Today was an 8am departure bound for Yala National Park – a two night stay and the second last stop on our tour before a week at Shailini Villa. Our time at Udawalade has been short but we had managed to experience the National Park and see that the reality had lived up to its reputation. Vast amounts of elephants spread over a huge expanse both of dense scrubland and open plains. It made us optimistic for what we would see at Yala National park which is billed as the best national park in Sri Lanka and also unfortunately the busiest.
Our first stop today was the Elephant Transit Home, a drive of around 15 – 20 minutes from the hotel and the place where orphaned elephants are rehabilitated. Now Mr. Kandy man has learnt our dislike of all things unnatural to animals particularly when in Sirigya the other day he asked if we would like an elephant ride and we all said in unison “absolutely not”. Seems strange that you would come to a place to see animals in the wild and then jump on the back of an elephant that has chains strapped around its legs and neck and a rider who carries a stick …a little of a contradiction don’t you think?
The transit home could be seen as a wanky feel good kind of place for do gooders who like elephants. In actual fact, it lies right on the fringe of Udawalwe and attempts to rehabilitate them back into the wild…so far having achieved this for around 100 elephants. Given that it’s about putting them back not keeping them in captivity it has to be a good thing, although the three legged elephant with the prosthetic leg did pose some questions about whether life for all elephants is a good thing.
From the transit home, we drove a couple of hours to Yala National Park veering off to enter the Yala Jetwing hotel. This place is superb; only built about five years ago after the Tsunami came through and perched overlooking the ocean. Most areas are open and the view from each room over the pool is superb. Staying here two nights…perfect.
We had the afternoon free so it was a great chance to head to the pool, swim up to the pool bar and order ourselves some interesting drinks along with a late lunch. The drinks themselves consisted of a banana smoothie for Philip ( surprising everywhere we’ve been they haven’t been able to give up a banana drink), and Claire and my favourite a drink consisting of mint, lime, sugar, passion fruit and ginger ale. We stayed for a while and then Philip went back to the room to work on the Blog and some photos whilst Claire and I wandered along the beach checking out the opposition and also noticing the sand dunes which have been used to cover tsunami walls that have been created. It was a really nice way to spend a lazy afternoon especially since it was probably going to be a late night and an early morning tomorrow.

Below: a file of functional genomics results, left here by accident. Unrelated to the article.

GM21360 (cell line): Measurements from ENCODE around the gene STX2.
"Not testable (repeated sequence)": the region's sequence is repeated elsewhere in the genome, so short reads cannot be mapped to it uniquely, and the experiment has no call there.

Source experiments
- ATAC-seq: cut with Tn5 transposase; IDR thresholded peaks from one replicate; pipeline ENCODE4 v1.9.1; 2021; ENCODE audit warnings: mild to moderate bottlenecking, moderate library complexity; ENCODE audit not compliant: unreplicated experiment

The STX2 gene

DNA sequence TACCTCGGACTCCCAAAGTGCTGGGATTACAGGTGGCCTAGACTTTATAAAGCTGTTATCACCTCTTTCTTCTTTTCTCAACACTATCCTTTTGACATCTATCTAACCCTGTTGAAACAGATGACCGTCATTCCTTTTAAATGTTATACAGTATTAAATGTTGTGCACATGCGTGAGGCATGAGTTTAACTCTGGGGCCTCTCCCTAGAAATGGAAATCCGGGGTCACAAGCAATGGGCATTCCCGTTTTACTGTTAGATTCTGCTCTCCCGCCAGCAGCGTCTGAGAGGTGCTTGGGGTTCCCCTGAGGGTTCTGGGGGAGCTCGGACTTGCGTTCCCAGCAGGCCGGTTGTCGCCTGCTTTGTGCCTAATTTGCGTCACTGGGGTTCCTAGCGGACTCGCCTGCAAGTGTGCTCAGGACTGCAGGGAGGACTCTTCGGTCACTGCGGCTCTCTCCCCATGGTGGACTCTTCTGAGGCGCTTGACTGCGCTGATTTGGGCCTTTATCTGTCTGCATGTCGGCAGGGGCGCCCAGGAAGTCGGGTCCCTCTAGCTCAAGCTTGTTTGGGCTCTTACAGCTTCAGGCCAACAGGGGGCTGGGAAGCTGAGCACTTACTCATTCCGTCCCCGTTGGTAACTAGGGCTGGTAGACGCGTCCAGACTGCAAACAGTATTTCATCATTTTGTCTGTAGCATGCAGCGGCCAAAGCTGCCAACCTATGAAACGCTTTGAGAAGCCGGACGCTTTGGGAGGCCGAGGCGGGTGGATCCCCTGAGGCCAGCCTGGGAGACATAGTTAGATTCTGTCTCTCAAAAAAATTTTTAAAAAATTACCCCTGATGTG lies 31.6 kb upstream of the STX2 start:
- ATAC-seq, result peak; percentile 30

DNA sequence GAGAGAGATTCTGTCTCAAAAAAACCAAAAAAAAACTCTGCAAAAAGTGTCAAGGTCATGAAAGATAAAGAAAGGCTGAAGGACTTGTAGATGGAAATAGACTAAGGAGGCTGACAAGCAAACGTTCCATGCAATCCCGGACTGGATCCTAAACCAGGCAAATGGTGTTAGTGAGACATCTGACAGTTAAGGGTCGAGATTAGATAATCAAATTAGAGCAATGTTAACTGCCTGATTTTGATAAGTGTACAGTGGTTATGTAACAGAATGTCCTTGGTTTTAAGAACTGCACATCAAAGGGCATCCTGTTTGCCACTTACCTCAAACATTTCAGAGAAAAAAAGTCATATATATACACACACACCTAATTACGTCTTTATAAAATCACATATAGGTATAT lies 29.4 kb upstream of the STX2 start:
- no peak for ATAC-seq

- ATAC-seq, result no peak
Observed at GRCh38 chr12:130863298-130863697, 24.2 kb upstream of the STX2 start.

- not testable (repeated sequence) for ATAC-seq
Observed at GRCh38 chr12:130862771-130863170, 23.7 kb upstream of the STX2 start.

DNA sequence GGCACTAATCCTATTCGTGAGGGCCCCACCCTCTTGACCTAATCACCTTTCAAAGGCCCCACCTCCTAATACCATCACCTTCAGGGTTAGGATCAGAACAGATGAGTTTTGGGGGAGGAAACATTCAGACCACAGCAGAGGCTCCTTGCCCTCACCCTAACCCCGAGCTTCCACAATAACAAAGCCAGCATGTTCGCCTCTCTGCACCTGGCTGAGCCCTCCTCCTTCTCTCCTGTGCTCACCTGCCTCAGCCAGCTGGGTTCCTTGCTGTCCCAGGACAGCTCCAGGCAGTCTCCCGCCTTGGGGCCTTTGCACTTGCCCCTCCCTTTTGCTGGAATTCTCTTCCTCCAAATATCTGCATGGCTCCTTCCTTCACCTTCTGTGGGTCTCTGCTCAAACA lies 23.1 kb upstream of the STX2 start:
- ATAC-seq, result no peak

At 8pm, we headed down to the restaurant for the Gala Dinner which had been included in the package but mandated by the hotel for any guests staying there tonight. When we walked through the doors of the restaurant we couldn’t believe what we saw. Each table was beautifully decorated with Bon bons, celebratory hats and lovely lights. In the centre of the room was the dessert table which consisted of four tables making a square and a massive fruit display which had been arranged and carved to perfection.
Around the edge of the room were tables containing all manner of seafood and other creative displays. Walking outside there were copious tables, people playing saxophone and piano, and more buffet stations arranged in countries – India, Sri Lanka, Thai, Japanese, American, English, Spanish. There was also a salad station and a table with all manner of ‘picking plate’ options. A further station had around 15 types of breads and two types of soups. It was the biggest buffet selection we had ever seen.
We spent the night sampling the different options that were available, taking our time so as not to fill ourselves up too quickly. We also had a great waiter for the night, for whom we enjoyed his company and who told us of his dreams to leave Sri Lanka for another country doing hotel management. This seems to be a common thread as we have travelled… Sri Lankans who want to find a way out of their country (apparently in every newspaper there are Australian Government ads informing people not to come to Australia by boat so this must be a problem)
We ended the night around 11:15pm which we figured was pretty good effort given that tomorrow we need to be up at 5. Whilst it wasn’t the fireworks and bonfire of Iceland or the Pizazz of Paris, this New Years Eve was a really beautiful one and one that we will recall as a really nice way to end a year and celebrate a new year.